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Full text of "The Flow Of Gases In Furnaces"

TUNNEL FURNACES OR KILNS                     145
to force these gases down to the hearth of the kiln the dampers si
and 52 are opened more or less.C1)
By forcing the hot gases to circulate through piles of briquets,
the frictional resistance to the flow of the gases is increased; it
becomes necessary, accordingly, to increase the pressure of the
blower, forcing the primary air in below the grate of the gas
producer and the gas into the furnace, and to increase the height
of the chimney. At the same time, the clay-filled joints, which
are not air-tight, tend to prevent any such increase in the pressure
from the blower.
In order to overcome this difficulty, Groendal forces a stream
of air under the cars in the kiln for the purpose of cooling them.
It is probable that supplementary air from this source enters the
chamber of the kiln and has a tendency to turn the *hot gases
back to the roof. As a consequence of this, these kilns must be .
made very long (from 50 to 70 m).
In his design of a tunnel kiln, Groendal commits the obvious
error of carrying away the waste gases by ports in the roof of the
tunnel. By reason of this location of the waste-gas outlet, the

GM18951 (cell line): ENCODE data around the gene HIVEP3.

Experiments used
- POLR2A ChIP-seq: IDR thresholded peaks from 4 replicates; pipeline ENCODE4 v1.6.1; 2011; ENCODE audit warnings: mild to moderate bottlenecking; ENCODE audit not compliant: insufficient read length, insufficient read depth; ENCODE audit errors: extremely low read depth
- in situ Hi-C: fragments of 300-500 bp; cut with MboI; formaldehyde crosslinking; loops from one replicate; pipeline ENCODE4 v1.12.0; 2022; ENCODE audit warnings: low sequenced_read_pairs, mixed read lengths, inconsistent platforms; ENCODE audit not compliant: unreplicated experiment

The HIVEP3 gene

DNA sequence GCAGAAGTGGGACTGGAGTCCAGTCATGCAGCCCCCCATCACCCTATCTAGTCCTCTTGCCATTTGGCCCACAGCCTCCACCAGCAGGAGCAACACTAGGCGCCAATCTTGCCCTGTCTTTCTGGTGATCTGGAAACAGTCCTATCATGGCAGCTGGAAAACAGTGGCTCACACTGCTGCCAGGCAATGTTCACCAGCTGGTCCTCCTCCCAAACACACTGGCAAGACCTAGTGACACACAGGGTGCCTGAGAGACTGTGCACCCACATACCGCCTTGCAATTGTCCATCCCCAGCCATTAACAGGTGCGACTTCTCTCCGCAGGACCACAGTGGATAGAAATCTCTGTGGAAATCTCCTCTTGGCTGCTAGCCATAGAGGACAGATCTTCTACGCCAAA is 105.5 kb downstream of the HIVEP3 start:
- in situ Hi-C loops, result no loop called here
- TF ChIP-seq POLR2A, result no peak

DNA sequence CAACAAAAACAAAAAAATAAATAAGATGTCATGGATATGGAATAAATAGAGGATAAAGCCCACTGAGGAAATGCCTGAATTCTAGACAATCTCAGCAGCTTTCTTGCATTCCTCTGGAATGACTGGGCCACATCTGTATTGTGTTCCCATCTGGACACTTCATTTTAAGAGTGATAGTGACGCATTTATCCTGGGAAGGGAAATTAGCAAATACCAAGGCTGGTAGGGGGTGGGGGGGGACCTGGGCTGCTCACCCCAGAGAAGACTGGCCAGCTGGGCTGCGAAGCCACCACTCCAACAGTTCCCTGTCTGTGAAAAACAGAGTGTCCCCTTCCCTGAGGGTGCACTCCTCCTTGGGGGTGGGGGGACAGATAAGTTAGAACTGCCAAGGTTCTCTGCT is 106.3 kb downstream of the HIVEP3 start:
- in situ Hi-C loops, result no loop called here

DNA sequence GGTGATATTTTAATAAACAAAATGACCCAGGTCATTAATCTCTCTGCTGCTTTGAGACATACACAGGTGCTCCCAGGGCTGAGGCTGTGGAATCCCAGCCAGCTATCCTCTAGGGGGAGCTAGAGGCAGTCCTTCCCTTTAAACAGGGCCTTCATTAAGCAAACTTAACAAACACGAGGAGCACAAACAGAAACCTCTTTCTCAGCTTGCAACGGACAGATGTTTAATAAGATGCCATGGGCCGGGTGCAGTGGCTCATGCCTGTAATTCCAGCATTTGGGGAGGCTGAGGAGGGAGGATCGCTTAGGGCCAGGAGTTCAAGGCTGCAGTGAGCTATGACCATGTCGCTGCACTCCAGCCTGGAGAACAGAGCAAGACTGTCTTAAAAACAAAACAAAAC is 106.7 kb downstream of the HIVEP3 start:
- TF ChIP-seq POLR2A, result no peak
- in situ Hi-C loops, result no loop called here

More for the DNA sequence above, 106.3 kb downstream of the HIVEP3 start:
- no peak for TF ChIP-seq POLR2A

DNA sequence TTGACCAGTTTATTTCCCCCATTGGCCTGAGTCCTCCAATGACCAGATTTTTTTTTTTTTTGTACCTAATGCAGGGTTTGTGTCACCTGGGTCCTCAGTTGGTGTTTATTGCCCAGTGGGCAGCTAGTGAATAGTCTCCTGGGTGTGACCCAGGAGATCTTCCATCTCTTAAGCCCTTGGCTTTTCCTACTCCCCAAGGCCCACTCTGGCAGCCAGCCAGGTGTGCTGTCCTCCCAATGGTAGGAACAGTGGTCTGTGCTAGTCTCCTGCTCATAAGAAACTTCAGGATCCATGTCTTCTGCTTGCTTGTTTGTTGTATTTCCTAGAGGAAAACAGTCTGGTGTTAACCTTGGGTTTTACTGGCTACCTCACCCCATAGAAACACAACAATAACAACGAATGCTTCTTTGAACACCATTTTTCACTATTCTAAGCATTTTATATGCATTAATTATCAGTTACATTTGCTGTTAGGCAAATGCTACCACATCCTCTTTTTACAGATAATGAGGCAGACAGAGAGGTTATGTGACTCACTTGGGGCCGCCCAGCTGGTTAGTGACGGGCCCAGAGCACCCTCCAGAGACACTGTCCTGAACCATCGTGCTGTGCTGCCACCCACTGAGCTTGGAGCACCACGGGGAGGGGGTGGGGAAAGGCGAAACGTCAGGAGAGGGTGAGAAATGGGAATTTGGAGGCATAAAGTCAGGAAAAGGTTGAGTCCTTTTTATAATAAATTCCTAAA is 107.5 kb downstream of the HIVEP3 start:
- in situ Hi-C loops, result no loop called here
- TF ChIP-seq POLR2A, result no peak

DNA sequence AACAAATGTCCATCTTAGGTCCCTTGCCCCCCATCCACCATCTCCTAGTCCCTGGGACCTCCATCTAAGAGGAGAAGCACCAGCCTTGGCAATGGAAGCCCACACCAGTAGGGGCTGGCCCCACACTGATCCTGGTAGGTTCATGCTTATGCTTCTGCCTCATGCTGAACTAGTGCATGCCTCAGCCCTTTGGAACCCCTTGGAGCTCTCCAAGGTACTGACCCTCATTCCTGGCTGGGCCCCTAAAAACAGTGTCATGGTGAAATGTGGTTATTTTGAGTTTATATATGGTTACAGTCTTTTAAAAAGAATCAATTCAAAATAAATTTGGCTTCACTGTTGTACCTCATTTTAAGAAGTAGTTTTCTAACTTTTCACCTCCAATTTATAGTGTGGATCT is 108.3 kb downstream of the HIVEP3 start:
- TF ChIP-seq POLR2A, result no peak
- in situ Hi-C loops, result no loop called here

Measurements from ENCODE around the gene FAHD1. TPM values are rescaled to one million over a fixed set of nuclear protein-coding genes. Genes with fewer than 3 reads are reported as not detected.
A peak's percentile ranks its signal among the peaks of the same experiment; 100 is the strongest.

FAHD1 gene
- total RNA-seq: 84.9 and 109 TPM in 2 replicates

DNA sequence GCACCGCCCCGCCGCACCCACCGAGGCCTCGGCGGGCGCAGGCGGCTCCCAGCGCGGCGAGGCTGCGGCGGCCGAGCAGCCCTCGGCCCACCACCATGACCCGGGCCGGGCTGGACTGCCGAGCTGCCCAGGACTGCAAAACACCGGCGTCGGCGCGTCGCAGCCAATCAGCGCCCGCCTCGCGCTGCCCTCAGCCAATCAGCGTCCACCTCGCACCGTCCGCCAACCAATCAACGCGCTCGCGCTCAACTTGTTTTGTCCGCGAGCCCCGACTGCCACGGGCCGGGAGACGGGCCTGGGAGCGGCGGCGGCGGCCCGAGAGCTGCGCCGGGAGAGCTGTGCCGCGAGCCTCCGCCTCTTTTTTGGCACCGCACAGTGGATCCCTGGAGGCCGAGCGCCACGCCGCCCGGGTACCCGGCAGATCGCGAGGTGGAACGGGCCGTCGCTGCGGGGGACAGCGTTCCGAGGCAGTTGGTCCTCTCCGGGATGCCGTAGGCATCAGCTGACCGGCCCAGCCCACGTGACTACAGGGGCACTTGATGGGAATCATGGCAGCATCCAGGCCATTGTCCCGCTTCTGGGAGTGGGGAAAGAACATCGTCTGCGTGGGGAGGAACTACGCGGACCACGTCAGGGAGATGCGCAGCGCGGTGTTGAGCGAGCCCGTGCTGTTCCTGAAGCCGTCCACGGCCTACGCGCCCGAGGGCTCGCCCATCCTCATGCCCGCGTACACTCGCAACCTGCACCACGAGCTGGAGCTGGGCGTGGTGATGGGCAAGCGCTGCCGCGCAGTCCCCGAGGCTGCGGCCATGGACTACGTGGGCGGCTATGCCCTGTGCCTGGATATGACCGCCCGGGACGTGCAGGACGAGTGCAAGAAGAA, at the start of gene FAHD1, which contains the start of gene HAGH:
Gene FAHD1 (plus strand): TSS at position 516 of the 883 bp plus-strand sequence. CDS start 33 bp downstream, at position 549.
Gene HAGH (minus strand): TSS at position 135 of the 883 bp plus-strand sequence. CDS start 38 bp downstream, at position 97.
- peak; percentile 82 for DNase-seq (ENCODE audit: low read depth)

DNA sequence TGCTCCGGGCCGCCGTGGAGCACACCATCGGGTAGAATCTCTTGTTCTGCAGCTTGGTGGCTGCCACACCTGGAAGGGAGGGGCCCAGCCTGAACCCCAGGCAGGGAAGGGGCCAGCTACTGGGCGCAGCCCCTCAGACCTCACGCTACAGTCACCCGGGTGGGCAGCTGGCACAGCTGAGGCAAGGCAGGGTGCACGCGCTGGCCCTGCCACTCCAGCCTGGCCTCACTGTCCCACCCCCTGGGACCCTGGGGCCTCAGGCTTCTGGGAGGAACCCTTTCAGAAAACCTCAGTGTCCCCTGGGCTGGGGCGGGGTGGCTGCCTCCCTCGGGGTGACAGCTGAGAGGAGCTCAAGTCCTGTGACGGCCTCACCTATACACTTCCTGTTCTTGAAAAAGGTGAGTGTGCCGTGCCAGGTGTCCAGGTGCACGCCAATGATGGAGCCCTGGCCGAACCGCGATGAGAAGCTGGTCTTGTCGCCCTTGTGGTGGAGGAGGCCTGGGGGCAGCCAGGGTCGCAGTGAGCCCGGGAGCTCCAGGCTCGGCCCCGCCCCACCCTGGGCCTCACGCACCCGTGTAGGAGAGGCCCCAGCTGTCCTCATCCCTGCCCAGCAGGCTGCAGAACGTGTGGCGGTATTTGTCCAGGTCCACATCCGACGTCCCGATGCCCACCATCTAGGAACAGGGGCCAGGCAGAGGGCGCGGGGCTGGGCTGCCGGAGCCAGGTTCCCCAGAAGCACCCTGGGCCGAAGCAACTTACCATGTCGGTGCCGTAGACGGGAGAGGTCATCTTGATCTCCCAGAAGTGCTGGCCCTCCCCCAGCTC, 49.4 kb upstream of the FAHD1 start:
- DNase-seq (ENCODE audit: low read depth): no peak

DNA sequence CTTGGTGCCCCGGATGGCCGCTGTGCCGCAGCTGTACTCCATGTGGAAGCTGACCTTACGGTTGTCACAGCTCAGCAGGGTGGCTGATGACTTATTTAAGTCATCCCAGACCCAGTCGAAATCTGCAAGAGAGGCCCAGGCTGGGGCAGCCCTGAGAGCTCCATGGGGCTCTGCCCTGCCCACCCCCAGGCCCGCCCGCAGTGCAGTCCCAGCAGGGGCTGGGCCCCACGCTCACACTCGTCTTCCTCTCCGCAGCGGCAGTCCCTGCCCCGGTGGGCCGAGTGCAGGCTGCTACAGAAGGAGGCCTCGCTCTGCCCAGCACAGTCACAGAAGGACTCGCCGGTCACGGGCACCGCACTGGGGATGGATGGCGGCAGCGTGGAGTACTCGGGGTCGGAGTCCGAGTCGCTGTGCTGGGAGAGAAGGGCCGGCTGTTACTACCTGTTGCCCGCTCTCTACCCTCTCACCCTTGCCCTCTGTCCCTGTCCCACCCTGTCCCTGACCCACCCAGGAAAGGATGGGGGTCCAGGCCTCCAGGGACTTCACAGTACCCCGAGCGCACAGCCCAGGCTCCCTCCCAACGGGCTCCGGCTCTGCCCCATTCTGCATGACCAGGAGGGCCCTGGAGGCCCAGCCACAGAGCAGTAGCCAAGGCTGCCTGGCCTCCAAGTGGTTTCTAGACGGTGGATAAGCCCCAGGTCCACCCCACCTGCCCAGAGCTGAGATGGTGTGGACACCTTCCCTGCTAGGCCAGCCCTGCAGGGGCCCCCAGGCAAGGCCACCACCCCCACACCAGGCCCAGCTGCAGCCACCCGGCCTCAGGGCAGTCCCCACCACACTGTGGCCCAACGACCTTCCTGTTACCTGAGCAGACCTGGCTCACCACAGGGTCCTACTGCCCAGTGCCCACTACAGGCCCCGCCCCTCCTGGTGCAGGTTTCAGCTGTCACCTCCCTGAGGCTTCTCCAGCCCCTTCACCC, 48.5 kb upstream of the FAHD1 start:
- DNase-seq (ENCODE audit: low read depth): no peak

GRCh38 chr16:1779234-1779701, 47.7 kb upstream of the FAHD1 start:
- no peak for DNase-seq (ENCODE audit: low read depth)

train of cars carrying the briquets is plunged into a pocket of cold
gases. The second fault which he commits consists of seeking to
force the hot gases to pass through the pile of briquets for the
entire length of the tunnel. This is very difficult and in order to
accomplish it the inventor limits the charge of brick upon the
cars to two tiers.
The author believes that, in the design of the tunnel kiln, it is
necessary to place one feature of the problem above all the others.
It is not possible to force the stream of hot gases to pass through
the piles of briquets, which are 50 m long. It is more advan-
tageous to heat the briquets by a descending current of hot
gases.
The difference between these two methods—that of Groendal
and that proposed by the author—may be studied by comparing
the cross-sections of the tunnel kiln designed by Groendal (Fig. 125)
and the cross-section as corrected by the author (Fig. 126).
Groendal placed a flat roof at a distance of 150 mm above the
(1> It is claimed that the manipulation of the dampers ss and s4 improves
the preheating of the air by forcing it down on the hearth of the kiln. These
dampers are evidently useless for this purpose, as the cold air will naturally
seek the lowest portion of the chamber.